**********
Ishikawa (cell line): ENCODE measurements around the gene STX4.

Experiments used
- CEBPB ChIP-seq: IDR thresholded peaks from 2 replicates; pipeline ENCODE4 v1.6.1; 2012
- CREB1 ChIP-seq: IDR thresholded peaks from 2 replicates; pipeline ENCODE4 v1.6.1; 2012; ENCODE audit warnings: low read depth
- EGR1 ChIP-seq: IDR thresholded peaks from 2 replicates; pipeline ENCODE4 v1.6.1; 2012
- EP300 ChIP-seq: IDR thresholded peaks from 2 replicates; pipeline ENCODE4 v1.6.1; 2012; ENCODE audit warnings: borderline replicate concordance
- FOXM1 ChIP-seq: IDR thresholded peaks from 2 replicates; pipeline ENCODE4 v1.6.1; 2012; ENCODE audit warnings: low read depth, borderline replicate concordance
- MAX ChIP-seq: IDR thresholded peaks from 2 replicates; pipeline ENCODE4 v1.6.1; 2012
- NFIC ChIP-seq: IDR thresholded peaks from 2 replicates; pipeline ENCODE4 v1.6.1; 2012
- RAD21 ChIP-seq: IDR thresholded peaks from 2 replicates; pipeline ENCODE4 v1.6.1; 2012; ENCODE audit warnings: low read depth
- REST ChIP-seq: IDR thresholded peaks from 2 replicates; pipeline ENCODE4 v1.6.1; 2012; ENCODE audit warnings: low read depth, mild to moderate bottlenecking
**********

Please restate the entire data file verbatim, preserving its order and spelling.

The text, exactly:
Ishikawa (cell line): ENCODE measurements around the gene STX4.

Experiments used
- CEBPB ChIP-seq: IDR thresholded peaks from 2 replicates; pipeline ENCODE4 v1.6.1; 2012
- CREB1 ChIP-seq: IDR thresholded peaks from 2 replicates; pipeline ENCODE4 v1.6.1; 2012; ENCODE audit warnings: low read depth
- EGR1 ChIP-seq: IDR thresholded peaks from 2 replicates; pipeline ENCODE4 v1.6.1; 2012
- EP300 ChIP-seq: IDR thresholded peaks from 2 replicates; pipeline ENCODE4 v1.6.1; 2012; ENCODE audit warnings: borderline replicate concordance
- FOXM1 ChIP-seq: IDR thresholded peaks from 2 replicates; pipeline ENCODE4 v1.6.1; 2012; ENCODE audit warnings: low read depth, borderline replicate concordance
- MAX ChIP-seq: IDR thresholded peaks from 2 replicates; pipeline ENCODE4 v1.6.1; 2012
- NFIC ChIP-seq: IDR thresholded peaks from 2 replicates; pipeline ENCODE4 v1.6.1; 2012
- RAD21 ChIP-seq: IDR thresholded peaks from 2 replicates; pipeline ENCODE4 v1.6.1; 2012; ENCODE audit warnings: low read depth
- REST ChIP-seq: IDR thresholded peaks from 2 replicates; pipeline ENCODE4 v1.6.1; 2012; ENCODE audit warnings: low read depth, mild to moderate bottlenecking